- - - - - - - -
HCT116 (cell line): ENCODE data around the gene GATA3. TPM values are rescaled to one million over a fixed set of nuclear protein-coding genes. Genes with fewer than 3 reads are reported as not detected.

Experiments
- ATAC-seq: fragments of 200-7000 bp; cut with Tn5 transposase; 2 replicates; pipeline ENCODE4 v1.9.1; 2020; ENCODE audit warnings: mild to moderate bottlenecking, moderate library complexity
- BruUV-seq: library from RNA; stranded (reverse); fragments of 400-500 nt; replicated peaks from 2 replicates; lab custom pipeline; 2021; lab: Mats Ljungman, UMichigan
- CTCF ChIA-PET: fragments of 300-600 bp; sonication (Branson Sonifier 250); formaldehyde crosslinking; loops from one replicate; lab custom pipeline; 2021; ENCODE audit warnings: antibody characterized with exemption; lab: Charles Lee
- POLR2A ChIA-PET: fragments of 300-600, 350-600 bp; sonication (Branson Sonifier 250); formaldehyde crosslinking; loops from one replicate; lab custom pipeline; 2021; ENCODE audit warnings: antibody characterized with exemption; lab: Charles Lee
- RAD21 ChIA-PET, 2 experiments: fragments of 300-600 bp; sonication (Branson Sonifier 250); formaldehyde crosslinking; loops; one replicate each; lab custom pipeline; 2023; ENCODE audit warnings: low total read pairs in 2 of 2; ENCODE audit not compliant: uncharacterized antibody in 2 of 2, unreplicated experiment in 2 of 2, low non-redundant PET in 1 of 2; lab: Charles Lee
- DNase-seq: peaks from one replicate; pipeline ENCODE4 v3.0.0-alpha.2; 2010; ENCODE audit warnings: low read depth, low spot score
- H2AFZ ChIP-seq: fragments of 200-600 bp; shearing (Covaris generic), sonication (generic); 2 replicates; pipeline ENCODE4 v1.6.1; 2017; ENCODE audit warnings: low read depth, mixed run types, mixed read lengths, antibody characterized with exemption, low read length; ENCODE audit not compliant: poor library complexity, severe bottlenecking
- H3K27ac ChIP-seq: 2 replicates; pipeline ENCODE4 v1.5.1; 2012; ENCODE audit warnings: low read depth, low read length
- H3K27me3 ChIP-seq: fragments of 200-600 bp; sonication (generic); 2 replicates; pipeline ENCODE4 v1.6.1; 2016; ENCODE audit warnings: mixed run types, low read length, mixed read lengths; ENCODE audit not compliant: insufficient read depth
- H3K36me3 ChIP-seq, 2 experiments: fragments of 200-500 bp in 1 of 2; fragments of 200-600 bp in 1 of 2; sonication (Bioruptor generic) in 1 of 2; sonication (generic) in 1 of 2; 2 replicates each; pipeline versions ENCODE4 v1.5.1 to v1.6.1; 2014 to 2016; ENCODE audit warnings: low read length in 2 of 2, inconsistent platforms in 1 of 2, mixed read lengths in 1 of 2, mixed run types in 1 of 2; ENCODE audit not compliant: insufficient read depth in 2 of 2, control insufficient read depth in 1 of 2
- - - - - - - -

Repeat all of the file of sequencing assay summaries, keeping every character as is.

HCT116 (cell line): ENCODE data around the gene GATA3. TPM values are rescaled to one million over a fixed set of nuclear protein-coding genes. Genes with fewer than 3 reads are reported as not detected.

Experiments
- ATAC-seq: fragments of 200-7000 bp; cut with Tn5 transposase; 2 replicates; pipeline ENCODE4 v1.9.1; 2020; ENCODE audit warnings: mild to moderate bottlenecking, moderate library complexity
- BruUV-seq: library from RNA; stranded (reverse); fragments of 400-500 nt; replicated peaks from 2 replicates; lab custom pipeline; 2021; lab: Mats Ljungman, UMichigan
- CTCF ChIA-PET: fragments of 300-600 bp; sonication (Branson Sonifier 250); formaldehyde crosslinking; loops from one replicate; lab custom pipeline; 2021; ENCODE audit warnings: antibody characterized with exemption; lab: Charles Lee
- POLR2A ChIA-PET: fragments of 300-600, 350-600 bp; sonication (Branson Sonifier 250); formaldehyde crosslinking; loops from one replicate; lab custom pipeline; 2021; ENCODE audit warnings: antibody characterized with exemption; lab: Charles Lee
- RAD21 ChIA-PET, 2 experiments: fragments of 300-600 bp; sonication (Branson Sonifier 250); formaldehyde crosslinking; loops; one replicate each; lab custom pipeline; 2023; ENCODE audit warnings: low total read pairs in 2 of 2; ENCODE audit not compliant: uncharacterized antibody in 2 of 2, unreplicated experiment in 2 of 2, low non-redundant PET in 1 of 2; lab: Charles Lee
- DNase-seq: peaks from one replicate; pipeline ENCODE4 v3.0.0-alpha.2; 2010; ENCODE audit warnings: low read depth, low spot score
- H2AFZ ChIP-seq: fragments of 200-600 bp; shearing (Covaris generic), sonication (generic); 2 replicates; pipeline ENCODE4 v1.6.1; 2017; ENCODE audit warnings: low read depth, mixed run types, mixed read lengths, antibody characterized with exemption, low read length; ENCODE audit not compliant: poor library complexity, severe bottlenecking
- H3K27ac ChIP-seq: 2 replicates; pipeline ENCODE4 v1.5.1; 2012; ENCODE audit warnings: low read depth, low read length
- H3K27me3 ChIP-seq: fragments of 200-600 bp; sonication (generic); 2 replicates; pipeline ENCODE4 v1.6.1; 2016; ENCODE audit warnings: mixed run types, low read length, mixed read lengths; ENCODE audit not compliant: insufficient read depth
- H3K36me3 ChIP-seq, 2 experiments: fragments of 200-500 bp in 1 of 2; fragments of 200-600 bp in 1 of 2; sonication (Bioruptor generic) in 1 of 2; sonication (generic) in 1 of 2; 2 replicates each; pipeline versions ENCODE4 v1.5.1 to v1.6.1; 2014 to 2016; ENCODE audit warnings: low read length in 2 of 2, inconsistent platforms in 1 of 2, mixed read lengths in 1 of 2, mixed run types in 1 of 2; ENCODE audit not compliant: insufficient read depth in 2 of 2, control insufficient read depth in 1 of 2